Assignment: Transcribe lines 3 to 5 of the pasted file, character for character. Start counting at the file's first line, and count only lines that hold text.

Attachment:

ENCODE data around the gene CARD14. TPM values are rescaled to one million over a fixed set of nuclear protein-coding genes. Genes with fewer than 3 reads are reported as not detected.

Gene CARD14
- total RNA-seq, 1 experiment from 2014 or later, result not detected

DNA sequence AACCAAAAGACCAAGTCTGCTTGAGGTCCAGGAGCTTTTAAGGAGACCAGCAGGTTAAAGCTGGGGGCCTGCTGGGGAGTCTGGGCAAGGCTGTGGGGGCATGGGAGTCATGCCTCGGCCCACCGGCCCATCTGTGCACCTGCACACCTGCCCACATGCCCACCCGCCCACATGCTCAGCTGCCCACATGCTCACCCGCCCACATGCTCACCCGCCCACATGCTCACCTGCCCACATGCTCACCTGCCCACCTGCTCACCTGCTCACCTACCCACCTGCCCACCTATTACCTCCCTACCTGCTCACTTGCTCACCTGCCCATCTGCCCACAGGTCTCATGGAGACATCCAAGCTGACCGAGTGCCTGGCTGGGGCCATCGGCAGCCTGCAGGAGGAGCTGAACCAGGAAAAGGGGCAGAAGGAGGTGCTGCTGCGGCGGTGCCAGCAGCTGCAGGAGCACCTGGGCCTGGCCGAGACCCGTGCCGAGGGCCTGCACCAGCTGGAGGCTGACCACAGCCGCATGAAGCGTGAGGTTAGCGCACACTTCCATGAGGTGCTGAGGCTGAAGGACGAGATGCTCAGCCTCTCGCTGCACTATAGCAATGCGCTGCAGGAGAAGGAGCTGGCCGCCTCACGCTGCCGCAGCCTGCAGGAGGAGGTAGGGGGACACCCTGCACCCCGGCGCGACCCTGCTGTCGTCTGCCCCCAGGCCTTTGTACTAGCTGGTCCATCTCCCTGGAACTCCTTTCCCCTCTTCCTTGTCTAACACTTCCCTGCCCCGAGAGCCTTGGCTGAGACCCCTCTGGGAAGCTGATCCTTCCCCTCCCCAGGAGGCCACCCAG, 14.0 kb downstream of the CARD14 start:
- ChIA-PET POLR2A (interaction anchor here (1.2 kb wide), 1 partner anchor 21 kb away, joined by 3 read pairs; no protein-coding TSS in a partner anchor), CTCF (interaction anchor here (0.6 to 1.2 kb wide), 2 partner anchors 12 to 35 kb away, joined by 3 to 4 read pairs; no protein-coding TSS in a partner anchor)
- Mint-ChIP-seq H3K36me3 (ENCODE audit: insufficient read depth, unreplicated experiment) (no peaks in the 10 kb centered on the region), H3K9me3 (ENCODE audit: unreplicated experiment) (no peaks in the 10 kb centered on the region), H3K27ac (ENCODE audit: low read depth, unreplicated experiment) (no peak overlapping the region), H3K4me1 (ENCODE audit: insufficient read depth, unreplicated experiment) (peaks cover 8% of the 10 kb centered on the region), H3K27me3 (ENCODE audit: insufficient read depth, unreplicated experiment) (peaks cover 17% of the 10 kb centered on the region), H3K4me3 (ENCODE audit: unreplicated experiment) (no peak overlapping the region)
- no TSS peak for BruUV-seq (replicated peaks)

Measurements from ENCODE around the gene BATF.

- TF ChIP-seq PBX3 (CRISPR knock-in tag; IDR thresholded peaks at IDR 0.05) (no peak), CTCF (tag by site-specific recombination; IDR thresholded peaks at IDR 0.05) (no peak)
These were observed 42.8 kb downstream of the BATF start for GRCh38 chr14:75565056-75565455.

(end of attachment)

- total RNA-seq, 1 experiment from 2014 or later, result not detected

DNA sequence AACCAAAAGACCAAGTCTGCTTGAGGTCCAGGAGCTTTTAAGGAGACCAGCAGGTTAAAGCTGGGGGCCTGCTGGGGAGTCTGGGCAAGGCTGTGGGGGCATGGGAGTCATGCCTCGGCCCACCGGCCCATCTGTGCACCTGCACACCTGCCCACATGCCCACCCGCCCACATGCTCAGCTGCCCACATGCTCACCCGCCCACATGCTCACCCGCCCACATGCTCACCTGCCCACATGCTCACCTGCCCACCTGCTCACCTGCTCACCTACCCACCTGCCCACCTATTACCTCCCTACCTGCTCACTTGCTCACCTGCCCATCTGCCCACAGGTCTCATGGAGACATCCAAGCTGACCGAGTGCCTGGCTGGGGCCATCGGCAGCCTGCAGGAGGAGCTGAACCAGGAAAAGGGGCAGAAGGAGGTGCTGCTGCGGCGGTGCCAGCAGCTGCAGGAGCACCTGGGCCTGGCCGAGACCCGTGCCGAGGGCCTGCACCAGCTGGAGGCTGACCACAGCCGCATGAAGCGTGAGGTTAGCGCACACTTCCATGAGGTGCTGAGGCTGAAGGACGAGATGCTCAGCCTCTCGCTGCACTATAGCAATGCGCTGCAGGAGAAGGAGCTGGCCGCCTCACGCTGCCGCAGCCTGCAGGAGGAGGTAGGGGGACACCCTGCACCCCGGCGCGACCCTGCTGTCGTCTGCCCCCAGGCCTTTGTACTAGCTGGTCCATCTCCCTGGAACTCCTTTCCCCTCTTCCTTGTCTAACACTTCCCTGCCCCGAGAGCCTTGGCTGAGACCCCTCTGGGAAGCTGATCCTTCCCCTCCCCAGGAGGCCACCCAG, 14.0 kb downstream of the CARD14 start:
- ChIA-PET POLR2A (interaction anchor here (1.2 kb wide), 1 partner anchor 21 kb away, joined by 3 read pairs; no protein-coding TSS in a partner anchor), CTCF (interaction anchor here (0.6 to 1.2 kb wide), 2 partner anchors 12 to 35 kb away, joined by 3 to 4 read pairs; no protein-coding TSS in a partner anchor)